"Seed - sow March/April in a seedbed outdoors[78]. The seed is best sown in pots in a frame[K]. Seed can take 18 months to germinate. One month warm then one month cold stratification has produced good results[113]. When large enough to handle, prick the seedlings out into individual pots and grow them on in a cold frame for their first winter, planting them out in late spring after the last expected frosts. Cuttings in late summer or autumn in sandy soil in a cold frame[1, 11, 200]. Difficult, it may be best done in late winter to early spring[113]."[PFAF]



Single-trunked tree, pyramidal in youth; monoecious. Stem: young shoots flat, in drooping or pendent clusters, in 1 plane. Leaf: opposite, 4-ranked, scale-like, overlapping, of 2 kinds (facials smaller, appressed, laterals with tips spreading above facials). Pollen cone: terminal. Seed cone: 5–14 mm, woody, ± spheric to widely cylindric, maturing 1st year, open at maturity; scales 8–12, peltate, abutting, shield- or wedge-shaped, projection generally present, <= 1 mm, pointed, base depressed from edge. Seed: (1)2–5(7) per scale, flat, wings 2, narrow; cotyledons 2.
5 species: western and eastern North America, eastern Asia. (Greek: dwarf or on-the-ground cypress) [Farjon 2005 Monograph Cupressaceae Sciadopitys. RBG, Kew]


C. nootkatensis has been placed in many genera but will be left in Chamaecyparis for our use.[2]


1 sp. (Greek: resembling Callitris) [Debreczy et al. 2009 Phytologia 91:140–159; Little 2006 Syst Bot 31:461–480] Callitropsis Oerst. probably will not be available for use in plant names after 2012, when Xanthocyparis or another genus name probably will be needed for Callitropsis nootkatensis; all other California taxa formerly in Callitropsis (and before that, in TJM (1993), in Cupressus) are here included in Hesperocyparis Bartel & R.A. Price. Unabridged references: [Bartel et al. 2003 Biochem Syst Ecol 31:693–702]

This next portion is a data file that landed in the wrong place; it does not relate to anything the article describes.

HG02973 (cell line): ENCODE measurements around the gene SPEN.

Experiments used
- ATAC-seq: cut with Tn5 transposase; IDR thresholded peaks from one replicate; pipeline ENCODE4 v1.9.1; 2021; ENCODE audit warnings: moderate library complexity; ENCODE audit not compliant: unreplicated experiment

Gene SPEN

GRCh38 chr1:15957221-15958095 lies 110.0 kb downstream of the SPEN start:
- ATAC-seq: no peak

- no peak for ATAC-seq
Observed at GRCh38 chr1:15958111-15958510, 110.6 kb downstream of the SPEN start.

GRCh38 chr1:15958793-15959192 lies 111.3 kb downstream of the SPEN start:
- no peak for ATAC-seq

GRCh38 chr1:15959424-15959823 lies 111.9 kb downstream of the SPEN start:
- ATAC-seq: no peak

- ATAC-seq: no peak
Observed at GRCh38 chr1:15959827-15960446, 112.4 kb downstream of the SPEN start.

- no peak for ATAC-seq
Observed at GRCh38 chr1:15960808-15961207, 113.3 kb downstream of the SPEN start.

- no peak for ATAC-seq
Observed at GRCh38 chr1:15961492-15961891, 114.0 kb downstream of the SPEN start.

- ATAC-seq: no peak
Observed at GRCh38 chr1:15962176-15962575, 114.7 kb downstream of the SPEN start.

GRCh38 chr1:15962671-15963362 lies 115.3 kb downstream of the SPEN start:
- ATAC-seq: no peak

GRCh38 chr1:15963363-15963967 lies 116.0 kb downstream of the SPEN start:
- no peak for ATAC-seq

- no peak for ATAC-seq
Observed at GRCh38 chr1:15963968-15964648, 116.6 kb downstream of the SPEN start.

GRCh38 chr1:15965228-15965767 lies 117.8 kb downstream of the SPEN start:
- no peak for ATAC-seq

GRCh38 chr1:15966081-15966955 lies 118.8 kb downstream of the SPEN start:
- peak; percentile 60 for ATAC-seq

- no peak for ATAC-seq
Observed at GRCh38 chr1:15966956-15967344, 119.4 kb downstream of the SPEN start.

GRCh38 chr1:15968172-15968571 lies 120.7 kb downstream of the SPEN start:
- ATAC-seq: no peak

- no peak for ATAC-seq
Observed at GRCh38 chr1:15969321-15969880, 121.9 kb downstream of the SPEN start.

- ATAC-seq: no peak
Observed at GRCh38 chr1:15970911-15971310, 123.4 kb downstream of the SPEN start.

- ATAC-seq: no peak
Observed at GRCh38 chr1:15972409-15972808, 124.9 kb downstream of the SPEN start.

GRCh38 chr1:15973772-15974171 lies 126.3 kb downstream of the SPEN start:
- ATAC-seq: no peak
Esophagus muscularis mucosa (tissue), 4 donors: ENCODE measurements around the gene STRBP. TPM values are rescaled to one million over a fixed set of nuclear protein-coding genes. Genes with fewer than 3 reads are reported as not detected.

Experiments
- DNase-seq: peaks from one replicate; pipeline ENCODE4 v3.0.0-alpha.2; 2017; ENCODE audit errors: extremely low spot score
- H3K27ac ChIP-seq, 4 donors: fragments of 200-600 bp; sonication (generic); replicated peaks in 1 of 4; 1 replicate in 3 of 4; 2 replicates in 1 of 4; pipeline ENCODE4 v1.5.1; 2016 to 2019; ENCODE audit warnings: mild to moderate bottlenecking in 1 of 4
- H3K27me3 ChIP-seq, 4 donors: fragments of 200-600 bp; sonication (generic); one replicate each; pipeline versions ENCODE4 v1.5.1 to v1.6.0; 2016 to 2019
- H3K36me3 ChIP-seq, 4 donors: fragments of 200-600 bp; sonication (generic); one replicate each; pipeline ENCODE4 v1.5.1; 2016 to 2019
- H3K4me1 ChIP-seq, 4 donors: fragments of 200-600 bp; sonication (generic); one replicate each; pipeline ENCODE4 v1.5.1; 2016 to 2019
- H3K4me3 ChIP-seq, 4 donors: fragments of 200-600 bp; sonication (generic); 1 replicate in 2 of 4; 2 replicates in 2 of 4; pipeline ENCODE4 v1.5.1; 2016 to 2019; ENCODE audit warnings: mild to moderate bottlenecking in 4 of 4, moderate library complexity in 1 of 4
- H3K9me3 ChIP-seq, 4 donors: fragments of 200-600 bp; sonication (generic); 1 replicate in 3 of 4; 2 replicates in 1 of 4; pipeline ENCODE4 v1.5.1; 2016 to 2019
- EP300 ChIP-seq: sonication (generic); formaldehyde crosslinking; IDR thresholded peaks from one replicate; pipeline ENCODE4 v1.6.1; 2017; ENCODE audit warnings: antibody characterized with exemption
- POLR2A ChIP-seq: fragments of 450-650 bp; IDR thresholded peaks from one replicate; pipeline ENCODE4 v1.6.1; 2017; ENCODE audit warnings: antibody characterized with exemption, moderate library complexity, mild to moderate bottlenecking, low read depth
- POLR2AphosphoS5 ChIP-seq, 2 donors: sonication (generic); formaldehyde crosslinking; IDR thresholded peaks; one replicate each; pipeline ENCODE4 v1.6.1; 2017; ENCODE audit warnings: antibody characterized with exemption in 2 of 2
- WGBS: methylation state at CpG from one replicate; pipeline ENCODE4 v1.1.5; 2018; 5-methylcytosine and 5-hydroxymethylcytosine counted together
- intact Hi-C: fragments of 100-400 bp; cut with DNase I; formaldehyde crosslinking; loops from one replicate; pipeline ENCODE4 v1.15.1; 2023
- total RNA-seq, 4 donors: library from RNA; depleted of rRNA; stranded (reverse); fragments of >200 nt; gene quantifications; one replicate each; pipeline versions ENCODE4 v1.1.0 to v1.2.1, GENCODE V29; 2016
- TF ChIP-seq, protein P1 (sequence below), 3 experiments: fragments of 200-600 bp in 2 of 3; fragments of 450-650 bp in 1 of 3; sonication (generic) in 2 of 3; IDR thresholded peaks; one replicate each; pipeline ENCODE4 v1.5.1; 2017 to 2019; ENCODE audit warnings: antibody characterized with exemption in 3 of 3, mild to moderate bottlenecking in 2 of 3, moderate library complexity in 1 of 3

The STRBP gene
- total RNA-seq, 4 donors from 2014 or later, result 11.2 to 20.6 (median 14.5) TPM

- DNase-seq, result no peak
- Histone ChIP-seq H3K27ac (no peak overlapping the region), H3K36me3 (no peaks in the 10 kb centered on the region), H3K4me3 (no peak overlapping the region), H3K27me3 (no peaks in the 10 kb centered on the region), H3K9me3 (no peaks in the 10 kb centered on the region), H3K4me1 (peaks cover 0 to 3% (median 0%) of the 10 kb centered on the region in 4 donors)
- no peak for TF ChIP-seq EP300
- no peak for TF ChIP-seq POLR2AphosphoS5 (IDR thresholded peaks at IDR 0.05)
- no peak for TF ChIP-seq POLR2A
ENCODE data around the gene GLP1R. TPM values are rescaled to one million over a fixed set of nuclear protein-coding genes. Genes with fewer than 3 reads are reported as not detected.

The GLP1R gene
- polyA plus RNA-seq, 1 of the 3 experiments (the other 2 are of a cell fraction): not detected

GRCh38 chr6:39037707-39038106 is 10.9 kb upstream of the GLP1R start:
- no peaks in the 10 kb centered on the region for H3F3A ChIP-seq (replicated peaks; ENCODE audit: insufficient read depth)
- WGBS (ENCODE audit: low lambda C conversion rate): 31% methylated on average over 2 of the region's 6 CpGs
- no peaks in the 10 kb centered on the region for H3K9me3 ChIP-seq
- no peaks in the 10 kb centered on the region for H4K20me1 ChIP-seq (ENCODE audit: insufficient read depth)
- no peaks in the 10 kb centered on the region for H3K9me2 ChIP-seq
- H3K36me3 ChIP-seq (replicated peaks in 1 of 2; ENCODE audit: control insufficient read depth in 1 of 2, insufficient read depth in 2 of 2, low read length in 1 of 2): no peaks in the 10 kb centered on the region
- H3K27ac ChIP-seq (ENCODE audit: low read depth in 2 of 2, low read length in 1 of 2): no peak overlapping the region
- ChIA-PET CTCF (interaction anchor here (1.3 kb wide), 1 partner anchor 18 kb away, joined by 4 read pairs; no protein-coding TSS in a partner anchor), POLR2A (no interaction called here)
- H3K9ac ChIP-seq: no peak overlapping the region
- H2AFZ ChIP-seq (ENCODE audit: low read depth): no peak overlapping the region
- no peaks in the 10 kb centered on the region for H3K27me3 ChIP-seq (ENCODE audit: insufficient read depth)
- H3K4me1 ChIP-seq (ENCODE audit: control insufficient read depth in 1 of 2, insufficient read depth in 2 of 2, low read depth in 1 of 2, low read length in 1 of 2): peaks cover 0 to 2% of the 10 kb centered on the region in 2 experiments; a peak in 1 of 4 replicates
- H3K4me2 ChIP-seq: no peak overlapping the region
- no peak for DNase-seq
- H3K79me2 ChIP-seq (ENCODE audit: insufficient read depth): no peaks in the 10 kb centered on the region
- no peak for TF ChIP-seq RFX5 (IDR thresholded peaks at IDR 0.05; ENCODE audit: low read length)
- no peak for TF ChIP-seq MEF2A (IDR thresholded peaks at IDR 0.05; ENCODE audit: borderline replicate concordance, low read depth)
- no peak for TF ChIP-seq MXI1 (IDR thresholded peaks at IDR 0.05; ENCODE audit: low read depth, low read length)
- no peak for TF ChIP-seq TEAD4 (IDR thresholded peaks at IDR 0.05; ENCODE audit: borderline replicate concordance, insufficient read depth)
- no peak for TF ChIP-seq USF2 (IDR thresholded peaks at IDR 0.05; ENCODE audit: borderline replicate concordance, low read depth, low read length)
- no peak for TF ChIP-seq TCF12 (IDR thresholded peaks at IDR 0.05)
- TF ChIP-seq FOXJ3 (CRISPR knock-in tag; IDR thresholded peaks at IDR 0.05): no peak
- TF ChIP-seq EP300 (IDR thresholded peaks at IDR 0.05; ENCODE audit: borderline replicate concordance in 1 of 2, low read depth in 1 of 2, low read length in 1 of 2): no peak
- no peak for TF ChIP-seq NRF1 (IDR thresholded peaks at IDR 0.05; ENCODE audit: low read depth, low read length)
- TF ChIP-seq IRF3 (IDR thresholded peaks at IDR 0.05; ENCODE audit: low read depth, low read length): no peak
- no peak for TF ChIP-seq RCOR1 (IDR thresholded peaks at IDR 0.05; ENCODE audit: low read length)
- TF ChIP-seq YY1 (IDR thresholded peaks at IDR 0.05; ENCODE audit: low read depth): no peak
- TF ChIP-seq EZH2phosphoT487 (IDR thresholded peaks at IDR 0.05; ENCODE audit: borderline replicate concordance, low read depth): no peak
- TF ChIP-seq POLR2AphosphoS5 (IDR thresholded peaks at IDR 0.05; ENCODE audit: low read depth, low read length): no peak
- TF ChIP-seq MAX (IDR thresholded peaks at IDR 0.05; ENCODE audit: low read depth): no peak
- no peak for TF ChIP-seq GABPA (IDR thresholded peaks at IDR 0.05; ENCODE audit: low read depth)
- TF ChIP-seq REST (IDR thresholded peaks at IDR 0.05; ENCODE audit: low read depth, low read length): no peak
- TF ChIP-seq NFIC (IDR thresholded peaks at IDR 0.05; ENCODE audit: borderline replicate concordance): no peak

Unabridged note: The genus name Xanthocyparis Farjon & Hiep has been proposed for conservation against Callitropsis Oerst. by a vote of the Nomenclature Committee for Vascular Plants (Brummitt 2007 Taxon 56: 1290–1291), and if the vote is ratified at the next Botanical Congress in Melbourne in 2012, either Xanthocyparis or another genus name would be needed for Callitropsis nootkatensis; all other California taxa formerly in Callitropsis (and before that, in TJM (1993), in Cupressus) have been transferred to the new genus Hesperocyparis Bartel & R.A. Price and it is in that genus that these taxa are to be treated in TJM2.


3/3 confidence. Cupressus nootkatensis D.Don is an accepted name.
This name is the accepted name of a species in the genus Cupressus (family Cupressaceae). [ThePlantList]

Local Species;

  1. Chamaecyparis nootkatensis - Yellow-cedar [TSFTK][PCBC]

Chamaecyparis nootkatensis


Chamaecyparis nootkatensis


Chamaecyparis nootkatensis []


  1. [2] Personal Note
  2. Aphotoflora -, Accessed Nov 26, 2017
  3. [Duke]Duke Phytochemical Database, James A. Duke, Accessed Feb , 2014,
  4. [E-flora], Accessed Nov 26, 2017
  5. [Jepson]2013. Callitropsis, in Jepson Flora Project (eds.) Jepson eFlora,, accessed on Jan 15 2015
  6. [Jepson2]2013. Chamaecyparis, in Jepson Flora Project (eds.) Jepson eFlora,, accessed on Jan 15 2015
  7. [Montana] Montana Native Plants and Early peoples, Jeff Hart and Jacqueline Moore, Montana Historical Society Press, Helena, USA, 1976
  8. [Norton]Plant Use in Kaigani Haida Culture: Correction of an Ethnohistorical Oversight, HELEN H. NORTON, Economic Botany, 35(4), 1981
  9. [] - Material obtained from Plants For A Future Database,, Accessed Jan 16, 2015
  10. - W. John Hayden Professor of Biology University of Richmond Richmond, VA 23173 USA ,, Accessed Nov 26, 2017
  11. [ThePlantList]The Plant List → Gymnosperms → Cupressaceae → Cupressus → Cupressus nootkatensis, D.Don, Accessed Jan 15, 2015

Page last modified on Sunday, November 26, 2017 4:00 PM